My Lords, the last point is a matter for the governors of the BBC, although of course the noble Lord, Lord Stoddart, is welcome to express his opinion in his response to the consultation. I hear what he says about the BBC's recruitment policies. Indeed, when he took office some four years ago, Greg Dyke described the BBC as "hideously white". I do not know whether that is what the noble Lord meant, but steps have been taken to ensure that recruitment by the BBC is more representative of the range of ethnic composition and gender of the people of this country.

Baroness Buscombe

My Lords, does the Minister agree that it is welcome that the BBC now recruits beyond advertising in the Guardian? It has now decided to advertise in other newspapers, which is a step forward. Further, is not one of the great problems with the whole of this process the reality that there is a multiplicity of views on what public service broadcasting really means?

Lord Mclntosh of Haringey

My Lords, yes, and that is one of the issues which I hope the review process will cover. People do mean different things by "public service broadcasting" and we are not attempting, within the review process, to thrust a particular view down the throats of the public; rather, we seek to listen to what people say.

Baroness Howe of Idlicote

My Lords, I am sure the Minister is well aware that more and more broadcast material, including a great deal from the BBC, is now available on the Internet where no regulator has jurisdiction to secure the maintenance of standards of any kind. Will the Government consult the public—I hope that they will do so—on the need for Ofcom to be given some responsibility for material of this kind broadcast on the Internet, if only to draw up a code of practice?

Lord Mclntosh of Haringey

My Lords, I believe that we are straying beyond the subject matter of the Question. The ability of Ofcom to police the Internet is an issue that was debated at great length during our consideration of the Communications Bill. The general view taken both in this House and elsewhere is that policing the Internet is extraordinarily difficult to do.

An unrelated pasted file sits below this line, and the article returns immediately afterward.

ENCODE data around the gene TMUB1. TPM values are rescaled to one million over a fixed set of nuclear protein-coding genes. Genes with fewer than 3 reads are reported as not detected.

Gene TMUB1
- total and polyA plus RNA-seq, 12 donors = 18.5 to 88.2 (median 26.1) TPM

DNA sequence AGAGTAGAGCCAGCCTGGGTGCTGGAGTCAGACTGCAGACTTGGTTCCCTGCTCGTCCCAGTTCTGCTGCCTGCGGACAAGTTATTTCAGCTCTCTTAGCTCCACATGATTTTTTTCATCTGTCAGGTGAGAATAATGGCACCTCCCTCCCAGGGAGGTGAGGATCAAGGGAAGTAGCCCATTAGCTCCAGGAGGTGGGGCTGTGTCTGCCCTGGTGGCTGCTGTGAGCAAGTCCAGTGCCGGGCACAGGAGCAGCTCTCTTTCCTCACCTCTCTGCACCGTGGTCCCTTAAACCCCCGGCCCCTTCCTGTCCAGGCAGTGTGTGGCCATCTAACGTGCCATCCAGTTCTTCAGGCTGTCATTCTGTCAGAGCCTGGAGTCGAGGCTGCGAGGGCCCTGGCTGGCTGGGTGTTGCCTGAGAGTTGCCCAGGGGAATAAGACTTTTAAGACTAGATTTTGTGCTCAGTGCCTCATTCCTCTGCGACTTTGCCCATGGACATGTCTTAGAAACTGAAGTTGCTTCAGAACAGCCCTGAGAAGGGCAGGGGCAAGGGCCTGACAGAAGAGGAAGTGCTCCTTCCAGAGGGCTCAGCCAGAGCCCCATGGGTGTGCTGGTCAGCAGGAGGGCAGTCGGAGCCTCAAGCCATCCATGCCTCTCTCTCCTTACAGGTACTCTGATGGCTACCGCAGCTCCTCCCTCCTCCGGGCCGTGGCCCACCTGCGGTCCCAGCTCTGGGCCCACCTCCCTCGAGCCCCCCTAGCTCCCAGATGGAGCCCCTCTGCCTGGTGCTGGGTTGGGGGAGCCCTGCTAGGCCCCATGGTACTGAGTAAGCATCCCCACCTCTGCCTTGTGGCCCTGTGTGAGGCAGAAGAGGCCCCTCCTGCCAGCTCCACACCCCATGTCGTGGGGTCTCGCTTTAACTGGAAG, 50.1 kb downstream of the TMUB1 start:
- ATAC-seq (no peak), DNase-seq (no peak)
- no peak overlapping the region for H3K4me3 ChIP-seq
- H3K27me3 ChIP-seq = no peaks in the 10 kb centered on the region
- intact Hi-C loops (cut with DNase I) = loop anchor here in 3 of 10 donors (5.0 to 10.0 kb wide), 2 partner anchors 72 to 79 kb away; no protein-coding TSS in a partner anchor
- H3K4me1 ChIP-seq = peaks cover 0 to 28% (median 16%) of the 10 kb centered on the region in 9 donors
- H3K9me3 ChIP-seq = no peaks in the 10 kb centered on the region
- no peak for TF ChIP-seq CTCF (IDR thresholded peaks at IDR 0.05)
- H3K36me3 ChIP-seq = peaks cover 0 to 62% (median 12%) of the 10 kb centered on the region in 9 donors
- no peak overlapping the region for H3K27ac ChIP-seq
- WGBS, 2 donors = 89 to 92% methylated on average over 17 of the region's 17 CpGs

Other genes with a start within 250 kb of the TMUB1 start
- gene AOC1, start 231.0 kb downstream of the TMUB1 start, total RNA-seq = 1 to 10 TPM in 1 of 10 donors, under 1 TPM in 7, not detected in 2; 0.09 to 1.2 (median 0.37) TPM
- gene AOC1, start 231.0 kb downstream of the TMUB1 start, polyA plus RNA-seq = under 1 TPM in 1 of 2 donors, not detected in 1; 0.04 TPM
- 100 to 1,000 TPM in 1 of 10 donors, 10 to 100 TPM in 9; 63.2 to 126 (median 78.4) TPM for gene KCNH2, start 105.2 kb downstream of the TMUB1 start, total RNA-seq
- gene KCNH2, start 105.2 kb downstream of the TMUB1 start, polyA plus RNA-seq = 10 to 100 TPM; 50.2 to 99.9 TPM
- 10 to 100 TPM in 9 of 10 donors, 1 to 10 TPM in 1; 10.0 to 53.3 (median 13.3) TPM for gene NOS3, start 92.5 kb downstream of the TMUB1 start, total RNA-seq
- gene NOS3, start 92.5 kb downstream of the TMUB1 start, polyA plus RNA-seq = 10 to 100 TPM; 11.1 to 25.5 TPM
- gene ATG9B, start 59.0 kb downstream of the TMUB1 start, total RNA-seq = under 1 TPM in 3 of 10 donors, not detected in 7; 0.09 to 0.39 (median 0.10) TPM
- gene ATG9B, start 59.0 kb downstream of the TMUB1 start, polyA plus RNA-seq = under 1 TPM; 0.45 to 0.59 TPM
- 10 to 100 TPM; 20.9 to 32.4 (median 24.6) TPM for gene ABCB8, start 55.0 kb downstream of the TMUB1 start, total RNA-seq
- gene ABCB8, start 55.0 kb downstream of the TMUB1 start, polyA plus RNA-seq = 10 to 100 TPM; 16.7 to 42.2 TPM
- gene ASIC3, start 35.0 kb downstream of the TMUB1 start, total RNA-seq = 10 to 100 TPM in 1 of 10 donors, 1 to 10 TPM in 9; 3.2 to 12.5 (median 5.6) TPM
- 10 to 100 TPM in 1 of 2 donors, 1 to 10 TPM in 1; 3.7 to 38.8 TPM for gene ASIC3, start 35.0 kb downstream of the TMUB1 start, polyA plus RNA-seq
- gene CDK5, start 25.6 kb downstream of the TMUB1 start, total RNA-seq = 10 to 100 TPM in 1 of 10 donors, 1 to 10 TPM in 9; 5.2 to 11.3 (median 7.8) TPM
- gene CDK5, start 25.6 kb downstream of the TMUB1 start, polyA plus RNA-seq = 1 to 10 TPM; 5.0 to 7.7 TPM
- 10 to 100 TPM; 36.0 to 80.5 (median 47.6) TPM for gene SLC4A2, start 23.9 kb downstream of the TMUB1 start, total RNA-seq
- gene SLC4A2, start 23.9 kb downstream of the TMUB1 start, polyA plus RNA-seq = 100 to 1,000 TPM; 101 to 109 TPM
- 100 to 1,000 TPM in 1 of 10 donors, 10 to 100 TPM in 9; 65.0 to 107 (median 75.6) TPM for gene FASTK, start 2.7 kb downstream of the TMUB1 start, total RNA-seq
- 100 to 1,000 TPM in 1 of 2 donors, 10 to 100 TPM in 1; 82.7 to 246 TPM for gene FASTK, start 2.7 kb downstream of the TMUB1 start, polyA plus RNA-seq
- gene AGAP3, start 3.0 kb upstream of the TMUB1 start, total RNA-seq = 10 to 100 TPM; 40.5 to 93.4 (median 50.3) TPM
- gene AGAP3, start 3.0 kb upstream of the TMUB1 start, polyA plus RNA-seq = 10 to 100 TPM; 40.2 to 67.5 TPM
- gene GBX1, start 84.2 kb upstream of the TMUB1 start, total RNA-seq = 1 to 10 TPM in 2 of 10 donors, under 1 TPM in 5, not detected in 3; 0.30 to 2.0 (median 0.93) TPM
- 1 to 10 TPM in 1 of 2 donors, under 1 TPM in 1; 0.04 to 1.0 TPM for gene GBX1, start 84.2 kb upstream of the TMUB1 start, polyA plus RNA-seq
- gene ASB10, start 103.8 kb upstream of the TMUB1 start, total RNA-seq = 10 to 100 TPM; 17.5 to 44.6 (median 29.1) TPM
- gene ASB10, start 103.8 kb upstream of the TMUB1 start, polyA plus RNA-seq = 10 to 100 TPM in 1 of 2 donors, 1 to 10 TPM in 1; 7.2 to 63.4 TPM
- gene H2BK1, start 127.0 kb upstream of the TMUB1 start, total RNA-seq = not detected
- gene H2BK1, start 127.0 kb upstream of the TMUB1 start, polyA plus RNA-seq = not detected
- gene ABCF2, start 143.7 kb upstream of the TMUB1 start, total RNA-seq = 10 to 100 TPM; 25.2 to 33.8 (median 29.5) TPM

Lord Phillips of Sudbury

My Lords, the Minister said that 600,000 copies of the brochure had been printed. While one is encouraged by that figure, by a rough-and-ready reckoning, there are probably close to 20 million households in the United Kingdom. Given that the BBC broadcasts to all of them, why should not some form of brochure be put through every letter-box?

Lord Mclntosh of Haringey

My Lords, the noble Lord, Lord Phillips, will recognise that the figure of 600,000 copies was a print order; it was not a limit to the number available. However, although we have considered the point, we have not taken the view that we should put a copy of the leaflet through every letter-box. There is a limit to the number of things which people will accept and respond to through their letter-boxes.

Lord Howell of Guildford

My Lords, is it right that broadcasters should be paid huge sums of money for not moonlighting?

Lord Mclntosh of Haringey

My Lords, if I knew what the noble Lord, Lord Howell, was talking about I would refer the matter to the governors of the E!BC because it is not a government responsibility.

Lord Chan

My Lords, the BBC is to be congratulated on employing people from different backgrounds. Will the Minister ensure that ethnic minorities will be consulted in this exercise?

Lord Mclntosh of Haringey

Yes, my Lords, that is our responsibility. Recruitment to the BBC is, of course, a matter for the governors, but we shall make sure that the consultation documents and opportunities to respond go to all ethnic groups in this country.